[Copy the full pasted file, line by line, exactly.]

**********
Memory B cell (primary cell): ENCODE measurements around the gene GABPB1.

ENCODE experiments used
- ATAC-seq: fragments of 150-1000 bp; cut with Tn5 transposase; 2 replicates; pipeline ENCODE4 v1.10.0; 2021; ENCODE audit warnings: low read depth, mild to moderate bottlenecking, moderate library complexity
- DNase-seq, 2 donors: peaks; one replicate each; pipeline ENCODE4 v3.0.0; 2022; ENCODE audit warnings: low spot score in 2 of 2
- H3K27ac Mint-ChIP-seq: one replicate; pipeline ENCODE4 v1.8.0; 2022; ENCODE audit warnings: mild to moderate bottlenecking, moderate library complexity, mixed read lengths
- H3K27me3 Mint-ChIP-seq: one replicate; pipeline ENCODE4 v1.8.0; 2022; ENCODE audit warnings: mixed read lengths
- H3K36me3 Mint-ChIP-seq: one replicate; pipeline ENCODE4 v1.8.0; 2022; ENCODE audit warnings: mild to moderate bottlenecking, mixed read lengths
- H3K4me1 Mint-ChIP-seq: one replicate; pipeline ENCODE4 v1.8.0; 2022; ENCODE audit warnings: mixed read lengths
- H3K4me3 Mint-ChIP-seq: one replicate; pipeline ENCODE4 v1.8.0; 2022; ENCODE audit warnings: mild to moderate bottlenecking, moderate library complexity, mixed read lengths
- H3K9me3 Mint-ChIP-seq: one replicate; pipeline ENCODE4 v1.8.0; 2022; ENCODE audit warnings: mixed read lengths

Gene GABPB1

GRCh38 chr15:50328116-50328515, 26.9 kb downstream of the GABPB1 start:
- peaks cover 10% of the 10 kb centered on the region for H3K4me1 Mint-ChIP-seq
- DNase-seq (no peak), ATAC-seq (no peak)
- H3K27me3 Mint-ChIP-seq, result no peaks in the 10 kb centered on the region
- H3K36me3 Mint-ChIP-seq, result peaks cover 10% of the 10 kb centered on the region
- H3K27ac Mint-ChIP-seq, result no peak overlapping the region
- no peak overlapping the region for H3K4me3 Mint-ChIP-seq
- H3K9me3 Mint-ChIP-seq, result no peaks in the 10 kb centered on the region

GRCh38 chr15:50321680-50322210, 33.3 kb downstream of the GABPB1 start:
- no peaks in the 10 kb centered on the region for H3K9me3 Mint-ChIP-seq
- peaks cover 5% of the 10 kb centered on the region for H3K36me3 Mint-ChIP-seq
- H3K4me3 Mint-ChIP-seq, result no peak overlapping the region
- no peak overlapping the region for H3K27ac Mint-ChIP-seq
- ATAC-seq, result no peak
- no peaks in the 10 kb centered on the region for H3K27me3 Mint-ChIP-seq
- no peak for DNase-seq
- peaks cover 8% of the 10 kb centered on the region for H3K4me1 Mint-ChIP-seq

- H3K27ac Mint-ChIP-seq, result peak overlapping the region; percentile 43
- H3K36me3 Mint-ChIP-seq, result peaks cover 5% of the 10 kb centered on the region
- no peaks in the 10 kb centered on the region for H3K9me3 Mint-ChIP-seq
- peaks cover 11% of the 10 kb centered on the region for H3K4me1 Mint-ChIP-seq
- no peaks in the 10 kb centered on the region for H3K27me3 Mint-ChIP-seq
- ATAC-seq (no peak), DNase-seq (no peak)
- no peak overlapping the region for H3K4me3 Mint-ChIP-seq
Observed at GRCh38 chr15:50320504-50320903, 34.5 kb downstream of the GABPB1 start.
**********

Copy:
Memory B cell (primary cell): ENCODE measurements around the gene GABPB1.

ENCODE experiments used
- ATAC-seq: fragments of 150-1000 bp; cut with Tn5 transposase; 2 replicates; pipeline ENCODE4 v1.10.0; 2021; ENCODE audit warnings: low read depth, mild to moderate bottlenecking, moderate library complexity
- DNase-seq, 2 donors: peaks; one replicate each; pipeline ENCODE4 v3.0.0; 2022; ENCODE audit warnings: low spot score in 2 of 2
- H3K27ac Mint-ChIP-seq: one replicate; pipeline ENCODE4 v1.8.0; 2022; ENCODE audit warnings: mild to moderate bottlenecking, moderate library complexity, mixed read lengths
- H3K27me3 Mint-ChIP-seq: one replicate; pipeline ENCODE4 v1.8.0; 2022; ENCODE audit warnings: mixed read lengths
- H3K36me3 Mint-ChIP-seq: one replicate; pipeline ENCODE4 v1.8.0; 2022; ENCODE audit warnings: mild to moderate bottlenecking, mixed read lengths
- H3K4me1 Mint-ChIP-seq: one replicate; pipeline ENCODE4 v1.8.0; 2022; ENCODE audit warnings: mixed read lengths
- H3K4me3 Mint-ChIP-seq: one replicate; pipeline ENCODE4 v1.8.0; 2022; ENCODE audit warnings: mild to moderate bottlenecking, moderate library complexity, mixed read lengths
- H3K9me3 Mint-ChIP-seq: one replicate; pipeline ENCODE4 v1.8.0; 2022; ENCODE audit warnings: mixed read lengths

Gene GABPB1

GRCh38 chr15:50328116-50328515, 26.9 kb downstream of the GABPB1 start:
- peaks cover 10% of the 10 kb centered on the region for H3K4me1 Mint-ChIP-seq
- DNase-seq (no peak), ATAC-seq (no peak)
- H3K27me3 Mint-ChIP-seq, result no peaks in the 10 kb centered on the region
- H3K36me3 Mint-ChIP-seq, result peaks cover 10% of the 10 kb centered on the region
- H3K27ac Mint-ChIP-seq, result no peak overlapping the region
- no peak overlapping the region for H3K4me3 Mint-ChIP-seq
- H3K9me3 Mint-ChIP-seq, result no peaks in the 10 kb centered on the region

GRCh38 chr15:50321680-50322210, 33.3 kb downstream of the GABPB1 start:
- no peaks in the 10 kb centered on the region for H3K9me3 Mint-ChIP-seq
- peaks cover 5% of the 10 kb centered on the region for H3K36me3 Mint-ChIP-seq
- H3K4me3 Mint-ChIP-seq, result no peak overlapping the region
- no peak overlapping the region for H3K27ac Mint-ChIP-seq
- ATAC-seq, result no peak
- no peaks in the 10 kb centered on the region for H3K27me3 Mint-ChIP-seq
- no peak for DNase-seq
- peaks cover 8% of the 10 kb centered on the region for H3K4me1 Mint-ChIP-seq

- H3K27ac Mint-ChIP-seq, result peak overlapping the region; percentile 43
- H3K36me3 Mint-ChIP-seq, result peaks cover 5% of the 10 kb centered on the region
- no peaks in the 10 kb centered on the region for H3K9me3 Mint-ChIP-seq
- peaks cover 11% of the 10 kb centered on the region for H3K4me1 Mint-ChIP-seq
- no peaks in the 10 kb centered on the region for H3K27me3 Mint-ChIP-seq
- ATAC-seq (no peak), DNase-seq (no peak)
- no peak overlapping the region for H3K4me3 Mint-ChIP-seq
Observed at GRCh38 chr15:50320504-50320903, 34.5 kb downstream of the GABPB1 start.